This one is for you, Margay Edwards

October 7, 2014


I envied you.

You were beautiful throughout our pubescent awkwardness. Effortlessly graceful on the basketball court and at the after parties with boys.

I was drawn to you.

You had this enigmatic energy that captured a room, daring anyone not to smile. You enchanted everyone lucky to be near enough to fall under your spell.

I admired you.

Despite your obvious success and unbridled potential, you were humble, kind and grateful. And you always made us laugh.

I supported you.

No matter where life took either of us, I always wished you the best. I always knew you possessed greatness, everyone did.

I missed you.

Work kept me far from home, and pursuing dreams occupied my mind. When it drifted back to home, though, fond memories of our youth poured in.

I hugged you.

The last time I saw you, I was with my mom, and you were lovely, as usual. We were both so glad to have run into you, and hoped to absorb some of your radiant energy.

I wept for you.

Like a baby. When I heard they’d found you out in the desert, a victim of a horrific tragedy, I cried. You’re too good, for that, I said.

I defended you.

A national news outlet covered your passing using the hashtag #bodyindesert. You deserve better than that, more honor. I did the only thing I could, asserting my feeble digital power to influence.

I fought for you.

I loyally reminded this reporter what a beautiful soul you were and they ignorantly lacked tact. They changed the hashtag. It’s the least I could do, m’dear.

I will always think of you.

The life you will no longer get to live. I thank you for touching mine. You are, and will always be, a star, and I am better for knowing you.

There is a belief in some cultures that we die three deaths: when the last breath escapes our lungs, when we are lowered into the ground, and when the last person that can tell our stories has passed.

We will honor you.

We will tell your story. We will tell it so that generations to come will know of your enviable beauty, your admirable grace and brilliant smile.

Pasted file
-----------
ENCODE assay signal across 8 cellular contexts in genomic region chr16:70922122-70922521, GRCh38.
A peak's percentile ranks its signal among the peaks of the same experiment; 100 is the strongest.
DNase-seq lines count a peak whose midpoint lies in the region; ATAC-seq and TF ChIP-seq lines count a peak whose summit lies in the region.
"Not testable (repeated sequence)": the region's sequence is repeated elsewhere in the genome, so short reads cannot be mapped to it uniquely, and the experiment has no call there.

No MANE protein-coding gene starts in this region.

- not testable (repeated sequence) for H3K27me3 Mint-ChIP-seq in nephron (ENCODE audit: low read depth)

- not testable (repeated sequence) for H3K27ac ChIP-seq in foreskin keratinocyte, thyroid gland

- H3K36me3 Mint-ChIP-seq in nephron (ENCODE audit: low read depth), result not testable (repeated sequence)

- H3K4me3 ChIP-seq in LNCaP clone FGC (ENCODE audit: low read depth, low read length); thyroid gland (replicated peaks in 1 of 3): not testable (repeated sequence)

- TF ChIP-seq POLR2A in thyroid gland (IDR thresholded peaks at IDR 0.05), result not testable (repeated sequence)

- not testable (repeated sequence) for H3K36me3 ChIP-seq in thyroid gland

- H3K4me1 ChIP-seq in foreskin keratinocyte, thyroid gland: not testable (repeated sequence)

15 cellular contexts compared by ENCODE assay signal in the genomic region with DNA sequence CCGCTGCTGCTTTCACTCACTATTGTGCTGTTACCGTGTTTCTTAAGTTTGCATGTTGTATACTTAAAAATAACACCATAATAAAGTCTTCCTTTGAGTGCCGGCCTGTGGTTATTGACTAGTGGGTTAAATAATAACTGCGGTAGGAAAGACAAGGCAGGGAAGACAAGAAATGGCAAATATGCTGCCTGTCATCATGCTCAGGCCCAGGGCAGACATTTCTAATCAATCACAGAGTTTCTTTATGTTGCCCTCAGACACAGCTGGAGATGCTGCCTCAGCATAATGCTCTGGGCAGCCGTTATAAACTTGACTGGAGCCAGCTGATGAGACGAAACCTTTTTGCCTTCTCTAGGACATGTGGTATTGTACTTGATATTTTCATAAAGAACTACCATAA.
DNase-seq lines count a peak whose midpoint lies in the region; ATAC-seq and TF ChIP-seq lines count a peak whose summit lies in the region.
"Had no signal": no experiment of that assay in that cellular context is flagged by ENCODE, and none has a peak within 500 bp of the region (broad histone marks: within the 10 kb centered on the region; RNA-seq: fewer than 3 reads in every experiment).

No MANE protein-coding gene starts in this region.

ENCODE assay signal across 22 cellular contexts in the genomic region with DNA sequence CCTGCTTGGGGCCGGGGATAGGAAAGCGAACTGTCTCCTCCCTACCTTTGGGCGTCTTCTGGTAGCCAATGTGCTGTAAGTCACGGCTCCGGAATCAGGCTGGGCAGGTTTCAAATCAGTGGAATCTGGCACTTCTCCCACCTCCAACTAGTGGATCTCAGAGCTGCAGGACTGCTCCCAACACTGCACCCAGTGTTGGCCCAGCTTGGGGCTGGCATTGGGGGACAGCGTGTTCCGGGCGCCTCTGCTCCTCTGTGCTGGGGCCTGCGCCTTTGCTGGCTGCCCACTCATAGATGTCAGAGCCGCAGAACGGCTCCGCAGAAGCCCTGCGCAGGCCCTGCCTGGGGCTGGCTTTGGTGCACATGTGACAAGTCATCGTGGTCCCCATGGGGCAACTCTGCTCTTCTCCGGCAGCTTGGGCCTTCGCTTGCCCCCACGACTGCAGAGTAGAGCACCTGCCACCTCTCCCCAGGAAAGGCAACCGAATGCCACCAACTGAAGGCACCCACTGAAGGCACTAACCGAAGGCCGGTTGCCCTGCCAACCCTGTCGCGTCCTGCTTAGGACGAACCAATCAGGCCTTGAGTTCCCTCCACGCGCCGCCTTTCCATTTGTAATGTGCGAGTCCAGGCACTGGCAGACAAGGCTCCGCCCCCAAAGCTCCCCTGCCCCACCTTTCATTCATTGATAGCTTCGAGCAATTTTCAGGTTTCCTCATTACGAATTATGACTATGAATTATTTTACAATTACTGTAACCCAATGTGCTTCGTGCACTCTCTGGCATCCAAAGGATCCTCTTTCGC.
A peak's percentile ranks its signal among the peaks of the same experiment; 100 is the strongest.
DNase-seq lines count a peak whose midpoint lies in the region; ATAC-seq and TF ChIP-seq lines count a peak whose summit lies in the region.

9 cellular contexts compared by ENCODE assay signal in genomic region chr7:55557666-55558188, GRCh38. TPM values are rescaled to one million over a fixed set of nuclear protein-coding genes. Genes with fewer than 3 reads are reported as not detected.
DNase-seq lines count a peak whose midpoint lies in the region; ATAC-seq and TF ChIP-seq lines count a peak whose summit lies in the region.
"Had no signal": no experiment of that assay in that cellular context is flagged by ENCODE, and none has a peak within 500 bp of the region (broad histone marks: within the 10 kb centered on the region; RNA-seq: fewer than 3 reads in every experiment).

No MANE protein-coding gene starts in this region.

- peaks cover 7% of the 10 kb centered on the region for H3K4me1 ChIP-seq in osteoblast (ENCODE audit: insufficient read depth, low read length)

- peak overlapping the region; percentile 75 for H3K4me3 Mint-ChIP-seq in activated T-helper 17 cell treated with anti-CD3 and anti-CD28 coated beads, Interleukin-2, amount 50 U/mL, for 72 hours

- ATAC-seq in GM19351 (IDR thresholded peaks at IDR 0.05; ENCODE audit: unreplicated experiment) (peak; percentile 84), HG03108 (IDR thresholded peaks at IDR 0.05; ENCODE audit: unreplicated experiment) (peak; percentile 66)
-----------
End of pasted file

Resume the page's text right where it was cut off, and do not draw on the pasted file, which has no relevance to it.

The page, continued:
Morro Bay High School Varsity Basketball 2002

Morro Bay High School Varsity Basketball 2002


You have truly shown honor and love to your friend with this. Bless you.


In the chilly hours and minutes
Of uncertainty, we want to be
In the warm hold of your loving mind

To feel you all around us
And to take your hand along the sand
Ah, but we may as well try and catch the wind

When sundown pales the sky
We want to hide a while behind your smile
And everywhere we’d look your eyes we’d find

For us to love you now
Would be the sweetest thing ‘twould make us sing
Ah, but we may as well try and catch the wind

When rain has hung the leaves with tears
We want you near to kill our fears
To help us to leave all our blues behind

For standin’ in your heart
Is where we want to be and long to be
Ah, but we may as well try and catch the wind

Ah, but I may as well try and catch the wind

fishing village

Your words are Sweet, sensitive and made me cry.
I didn’t know this young woman but wish I had
such a short life, but gave so much.
my heart is broken for her family and friends,
let’s think good thoughts
remember to be careful
be cautious all of you pretty young women out there
don’t be trusting of everyone
protect yourselves
be safe!


What a beautiful gift to have given in rememberence of Margay. Brought tears to my eyes and then some. I am sure her family will appreciate your kind words and the sentiments expressed. I venture to say you are as lovely as she is and have no need to envy. God bless you and comfort you.


That was beautiful, the world is missing a shining start with you no longer here among us.


Such a lovely eulogy, Ms. Peterson. Sincere condolences to you.


A beautiful tribute which tugs at the heartstrings of friendship.